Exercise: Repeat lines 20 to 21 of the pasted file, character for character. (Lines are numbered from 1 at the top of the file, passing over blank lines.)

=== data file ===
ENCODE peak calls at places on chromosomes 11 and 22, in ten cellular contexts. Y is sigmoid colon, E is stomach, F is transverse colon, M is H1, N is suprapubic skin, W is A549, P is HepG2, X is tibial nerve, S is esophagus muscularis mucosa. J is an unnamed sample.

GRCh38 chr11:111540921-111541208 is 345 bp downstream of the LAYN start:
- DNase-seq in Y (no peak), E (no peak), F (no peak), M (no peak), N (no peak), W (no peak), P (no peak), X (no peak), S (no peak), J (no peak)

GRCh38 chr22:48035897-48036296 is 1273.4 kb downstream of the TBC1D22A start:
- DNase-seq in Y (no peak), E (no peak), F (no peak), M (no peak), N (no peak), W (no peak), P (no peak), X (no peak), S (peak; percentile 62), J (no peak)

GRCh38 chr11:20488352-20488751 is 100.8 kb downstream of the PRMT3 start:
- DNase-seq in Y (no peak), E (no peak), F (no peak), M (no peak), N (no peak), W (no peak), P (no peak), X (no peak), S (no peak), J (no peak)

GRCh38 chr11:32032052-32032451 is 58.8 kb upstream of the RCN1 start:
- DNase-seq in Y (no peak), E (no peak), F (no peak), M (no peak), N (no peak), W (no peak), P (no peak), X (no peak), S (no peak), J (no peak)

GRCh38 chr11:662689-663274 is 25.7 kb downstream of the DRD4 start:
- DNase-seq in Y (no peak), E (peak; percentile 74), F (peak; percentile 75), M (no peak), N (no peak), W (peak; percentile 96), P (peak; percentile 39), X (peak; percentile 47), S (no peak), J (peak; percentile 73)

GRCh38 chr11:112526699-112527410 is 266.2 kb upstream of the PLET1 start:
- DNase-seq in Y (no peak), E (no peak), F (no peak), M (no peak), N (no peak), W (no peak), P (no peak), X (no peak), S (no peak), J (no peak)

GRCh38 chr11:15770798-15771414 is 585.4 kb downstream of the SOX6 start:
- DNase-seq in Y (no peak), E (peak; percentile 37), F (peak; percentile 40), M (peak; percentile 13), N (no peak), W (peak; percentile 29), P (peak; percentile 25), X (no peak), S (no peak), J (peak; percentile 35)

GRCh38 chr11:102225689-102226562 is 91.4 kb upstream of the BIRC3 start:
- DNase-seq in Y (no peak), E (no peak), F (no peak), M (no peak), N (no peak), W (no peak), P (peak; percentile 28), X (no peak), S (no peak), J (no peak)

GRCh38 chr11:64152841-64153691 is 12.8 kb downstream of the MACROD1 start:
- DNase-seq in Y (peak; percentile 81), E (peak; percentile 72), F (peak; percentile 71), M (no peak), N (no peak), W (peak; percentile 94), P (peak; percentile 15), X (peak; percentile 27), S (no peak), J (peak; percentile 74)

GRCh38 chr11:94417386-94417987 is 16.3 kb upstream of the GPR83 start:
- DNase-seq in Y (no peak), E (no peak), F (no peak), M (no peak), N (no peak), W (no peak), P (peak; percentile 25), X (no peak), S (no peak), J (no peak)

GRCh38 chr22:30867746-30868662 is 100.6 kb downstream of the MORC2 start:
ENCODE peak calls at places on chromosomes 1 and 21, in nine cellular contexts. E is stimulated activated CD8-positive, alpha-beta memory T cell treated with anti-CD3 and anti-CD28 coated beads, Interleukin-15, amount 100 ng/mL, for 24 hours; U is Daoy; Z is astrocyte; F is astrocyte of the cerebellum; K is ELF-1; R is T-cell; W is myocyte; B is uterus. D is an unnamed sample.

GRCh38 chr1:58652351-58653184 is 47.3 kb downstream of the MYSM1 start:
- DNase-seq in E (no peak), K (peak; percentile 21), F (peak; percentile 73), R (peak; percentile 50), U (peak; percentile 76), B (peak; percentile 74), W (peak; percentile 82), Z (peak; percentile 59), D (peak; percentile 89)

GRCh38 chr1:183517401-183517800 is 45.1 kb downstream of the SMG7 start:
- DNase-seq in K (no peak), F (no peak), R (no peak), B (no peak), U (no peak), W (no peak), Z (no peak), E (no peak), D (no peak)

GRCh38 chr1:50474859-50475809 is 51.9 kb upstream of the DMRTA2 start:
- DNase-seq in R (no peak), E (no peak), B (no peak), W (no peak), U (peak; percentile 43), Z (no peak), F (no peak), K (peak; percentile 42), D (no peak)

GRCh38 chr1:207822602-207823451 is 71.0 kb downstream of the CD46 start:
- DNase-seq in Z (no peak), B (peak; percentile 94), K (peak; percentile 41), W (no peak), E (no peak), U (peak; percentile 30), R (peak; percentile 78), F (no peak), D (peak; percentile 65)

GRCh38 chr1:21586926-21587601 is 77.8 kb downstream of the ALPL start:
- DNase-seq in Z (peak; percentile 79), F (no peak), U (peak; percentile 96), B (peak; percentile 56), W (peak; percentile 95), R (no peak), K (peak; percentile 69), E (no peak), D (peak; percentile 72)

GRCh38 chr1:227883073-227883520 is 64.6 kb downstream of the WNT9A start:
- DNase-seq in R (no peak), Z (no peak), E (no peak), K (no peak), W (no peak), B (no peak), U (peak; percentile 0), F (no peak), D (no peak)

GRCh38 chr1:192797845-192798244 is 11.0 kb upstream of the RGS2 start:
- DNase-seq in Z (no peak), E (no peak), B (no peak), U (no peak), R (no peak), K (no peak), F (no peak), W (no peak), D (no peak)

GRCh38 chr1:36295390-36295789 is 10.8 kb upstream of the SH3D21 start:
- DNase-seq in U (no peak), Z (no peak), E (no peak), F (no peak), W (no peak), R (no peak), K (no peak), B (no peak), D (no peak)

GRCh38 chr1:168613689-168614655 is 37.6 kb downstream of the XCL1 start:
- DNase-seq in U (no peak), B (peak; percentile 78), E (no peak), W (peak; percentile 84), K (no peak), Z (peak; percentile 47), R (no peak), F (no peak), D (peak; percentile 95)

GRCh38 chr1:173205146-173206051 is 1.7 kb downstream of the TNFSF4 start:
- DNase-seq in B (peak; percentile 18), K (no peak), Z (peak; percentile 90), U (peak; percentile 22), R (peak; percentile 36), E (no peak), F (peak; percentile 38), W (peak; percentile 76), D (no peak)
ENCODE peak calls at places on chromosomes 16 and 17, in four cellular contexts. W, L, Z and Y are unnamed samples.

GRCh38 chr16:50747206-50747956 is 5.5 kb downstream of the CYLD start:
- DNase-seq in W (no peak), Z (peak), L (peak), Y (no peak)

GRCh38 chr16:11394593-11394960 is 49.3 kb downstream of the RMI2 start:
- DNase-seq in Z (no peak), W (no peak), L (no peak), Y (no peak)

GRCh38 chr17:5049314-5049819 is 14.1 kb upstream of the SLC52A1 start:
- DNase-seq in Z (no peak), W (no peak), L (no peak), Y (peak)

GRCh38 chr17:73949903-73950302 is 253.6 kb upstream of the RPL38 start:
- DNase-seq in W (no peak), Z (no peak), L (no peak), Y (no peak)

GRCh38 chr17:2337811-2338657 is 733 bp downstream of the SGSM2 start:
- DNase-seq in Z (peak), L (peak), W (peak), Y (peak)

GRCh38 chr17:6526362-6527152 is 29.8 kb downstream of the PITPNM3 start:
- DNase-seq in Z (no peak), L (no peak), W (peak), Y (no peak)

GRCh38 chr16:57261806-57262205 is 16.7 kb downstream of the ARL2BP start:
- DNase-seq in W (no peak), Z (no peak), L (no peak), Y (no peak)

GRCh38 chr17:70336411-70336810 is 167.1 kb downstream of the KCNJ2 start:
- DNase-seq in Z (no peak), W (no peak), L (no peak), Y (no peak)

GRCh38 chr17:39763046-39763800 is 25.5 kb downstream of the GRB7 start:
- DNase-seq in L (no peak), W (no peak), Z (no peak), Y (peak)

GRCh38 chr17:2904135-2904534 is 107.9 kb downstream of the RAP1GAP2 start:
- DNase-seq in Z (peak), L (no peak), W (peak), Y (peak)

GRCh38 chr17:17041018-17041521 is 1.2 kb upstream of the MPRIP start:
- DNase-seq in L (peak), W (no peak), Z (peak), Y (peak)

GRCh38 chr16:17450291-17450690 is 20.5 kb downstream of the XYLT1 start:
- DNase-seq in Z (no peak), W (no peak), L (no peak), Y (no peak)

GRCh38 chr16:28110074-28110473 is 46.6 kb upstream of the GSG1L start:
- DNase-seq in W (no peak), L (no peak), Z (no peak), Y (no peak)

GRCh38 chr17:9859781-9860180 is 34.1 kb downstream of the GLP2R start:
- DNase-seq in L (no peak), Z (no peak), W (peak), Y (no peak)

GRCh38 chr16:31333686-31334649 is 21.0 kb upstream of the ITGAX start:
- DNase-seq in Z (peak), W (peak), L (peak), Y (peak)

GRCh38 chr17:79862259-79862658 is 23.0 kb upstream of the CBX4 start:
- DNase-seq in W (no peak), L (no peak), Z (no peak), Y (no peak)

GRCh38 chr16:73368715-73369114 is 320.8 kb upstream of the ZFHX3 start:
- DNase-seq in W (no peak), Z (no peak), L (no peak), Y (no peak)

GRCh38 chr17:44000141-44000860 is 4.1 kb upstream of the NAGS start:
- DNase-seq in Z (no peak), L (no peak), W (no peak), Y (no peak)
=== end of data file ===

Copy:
GRCh38 chr11:94417386-94417987 is 16.3 kb upstream of the GPR83 start:
- DNase-seq in Y (no peak), E (no peak), F (no peak), M (no peak), N (no peak), W (no peak), P (peak; percentile 25), X (no peak), S (no peak), J (no peak)